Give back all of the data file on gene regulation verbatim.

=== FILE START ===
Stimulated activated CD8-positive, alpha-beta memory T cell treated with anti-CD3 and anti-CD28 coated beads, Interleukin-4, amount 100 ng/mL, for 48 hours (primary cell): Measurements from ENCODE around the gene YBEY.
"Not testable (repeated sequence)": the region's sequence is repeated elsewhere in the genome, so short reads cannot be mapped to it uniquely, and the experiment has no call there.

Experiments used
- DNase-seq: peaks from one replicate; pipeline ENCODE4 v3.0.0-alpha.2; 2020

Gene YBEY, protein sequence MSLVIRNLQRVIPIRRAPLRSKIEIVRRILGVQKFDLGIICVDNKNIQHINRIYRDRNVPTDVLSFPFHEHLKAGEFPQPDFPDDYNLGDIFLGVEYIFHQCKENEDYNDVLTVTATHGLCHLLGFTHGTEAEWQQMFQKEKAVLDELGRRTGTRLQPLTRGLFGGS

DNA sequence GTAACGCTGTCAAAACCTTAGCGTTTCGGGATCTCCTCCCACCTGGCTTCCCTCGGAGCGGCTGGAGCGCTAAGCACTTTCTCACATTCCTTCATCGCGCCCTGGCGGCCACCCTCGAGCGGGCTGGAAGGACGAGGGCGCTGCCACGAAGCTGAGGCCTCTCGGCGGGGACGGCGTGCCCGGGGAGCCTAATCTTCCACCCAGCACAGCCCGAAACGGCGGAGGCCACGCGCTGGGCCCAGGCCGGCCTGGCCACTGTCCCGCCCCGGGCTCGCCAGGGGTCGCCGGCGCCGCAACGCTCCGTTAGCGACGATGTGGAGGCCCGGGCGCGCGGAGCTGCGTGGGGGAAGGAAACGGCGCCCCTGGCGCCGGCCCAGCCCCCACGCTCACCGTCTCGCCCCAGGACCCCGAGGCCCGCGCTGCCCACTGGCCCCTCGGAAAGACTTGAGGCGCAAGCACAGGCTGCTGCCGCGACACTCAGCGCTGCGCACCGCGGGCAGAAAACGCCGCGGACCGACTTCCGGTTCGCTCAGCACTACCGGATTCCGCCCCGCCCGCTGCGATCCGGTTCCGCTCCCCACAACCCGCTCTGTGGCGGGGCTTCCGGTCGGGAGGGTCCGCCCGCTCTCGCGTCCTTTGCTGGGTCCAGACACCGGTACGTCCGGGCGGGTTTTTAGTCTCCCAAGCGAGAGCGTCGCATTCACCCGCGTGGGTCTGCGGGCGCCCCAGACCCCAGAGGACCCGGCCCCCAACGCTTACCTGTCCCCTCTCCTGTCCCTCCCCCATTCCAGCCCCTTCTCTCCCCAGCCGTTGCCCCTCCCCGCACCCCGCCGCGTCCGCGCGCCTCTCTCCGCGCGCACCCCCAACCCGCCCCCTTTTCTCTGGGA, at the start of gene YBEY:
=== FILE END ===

Stimulated activated CD8-positive, alpha-beta memory T cell treated with anti-CD3 and anti-CD28 coated beads, Interleukin-4, amount 100 ng/mL, for 48 hours (primary cell): Measurements from ENCODE around the gene YBEY.
"Not testable (repeated sequence)": the region's sequence is repeated elsewhere in the genome, so short reads cannot be mapped to it uniquely, and the experiment has no call there.

Experiments used
- DNase-seq: peaks from one replicate; pipeline ENCODE4 v3.0.0-alpha.2; 2020

Gene YBEY, protein sequence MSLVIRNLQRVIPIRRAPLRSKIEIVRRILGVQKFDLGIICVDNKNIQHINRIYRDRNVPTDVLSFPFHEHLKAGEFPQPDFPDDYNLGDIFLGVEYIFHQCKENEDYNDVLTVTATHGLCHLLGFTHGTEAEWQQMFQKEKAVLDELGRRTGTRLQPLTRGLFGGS

DNA sequence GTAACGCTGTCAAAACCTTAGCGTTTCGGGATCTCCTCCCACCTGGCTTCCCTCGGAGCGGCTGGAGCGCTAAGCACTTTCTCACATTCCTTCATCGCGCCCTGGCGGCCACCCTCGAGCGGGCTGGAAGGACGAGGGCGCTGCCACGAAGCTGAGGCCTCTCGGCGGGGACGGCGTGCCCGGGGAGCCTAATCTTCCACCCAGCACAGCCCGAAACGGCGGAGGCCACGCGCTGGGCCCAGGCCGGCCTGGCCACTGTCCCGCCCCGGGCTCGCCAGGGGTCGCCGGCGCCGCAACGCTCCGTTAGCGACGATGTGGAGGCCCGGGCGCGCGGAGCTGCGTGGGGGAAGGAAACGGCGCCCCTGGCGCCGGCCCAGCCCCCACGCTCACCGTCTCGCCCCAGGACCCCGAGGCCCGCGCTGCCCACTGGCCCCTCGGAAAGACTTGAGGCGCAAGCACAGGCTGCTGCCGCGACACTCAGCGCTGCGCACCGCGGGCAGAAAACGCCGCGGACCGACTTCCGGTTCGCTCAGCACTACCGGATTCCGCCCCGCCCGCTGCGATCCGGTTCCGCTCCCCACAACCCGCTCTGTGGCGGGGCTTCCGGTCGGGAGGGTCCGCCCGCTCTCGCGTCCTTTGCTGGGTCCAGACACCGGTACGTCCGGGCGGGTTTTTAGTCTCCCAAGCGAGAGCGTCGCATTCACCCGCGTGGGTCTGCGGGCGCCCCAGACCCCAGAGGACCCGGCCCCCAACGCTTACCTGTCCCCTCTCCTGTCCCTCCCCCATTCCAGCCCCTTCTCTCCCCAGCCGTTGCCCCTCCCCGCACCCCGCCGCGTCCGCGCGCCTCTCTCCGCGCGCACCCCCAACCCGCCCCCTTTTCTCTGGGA, at the start of gene YBEY: